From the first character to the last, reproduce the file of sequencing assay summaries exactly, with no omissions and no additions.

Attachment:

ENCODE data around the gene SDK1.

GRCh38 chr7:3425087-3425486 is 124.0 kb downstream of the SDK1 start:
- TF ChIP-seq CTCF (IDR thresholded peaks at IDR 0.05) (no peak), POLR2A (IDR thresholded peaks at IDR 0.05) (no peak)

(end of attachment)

ENCODE data around the gene SDK1.

GRCh38 chr7:3425087-3425486 is 124.0 kb downstream of the SDK1 start:
- TF ChIP-seq CTCF (IDR thresholded peaks at IDR 0.05) (no peak), POLR2A (IDR thresholded peaks at IDR 0.05) (no peak)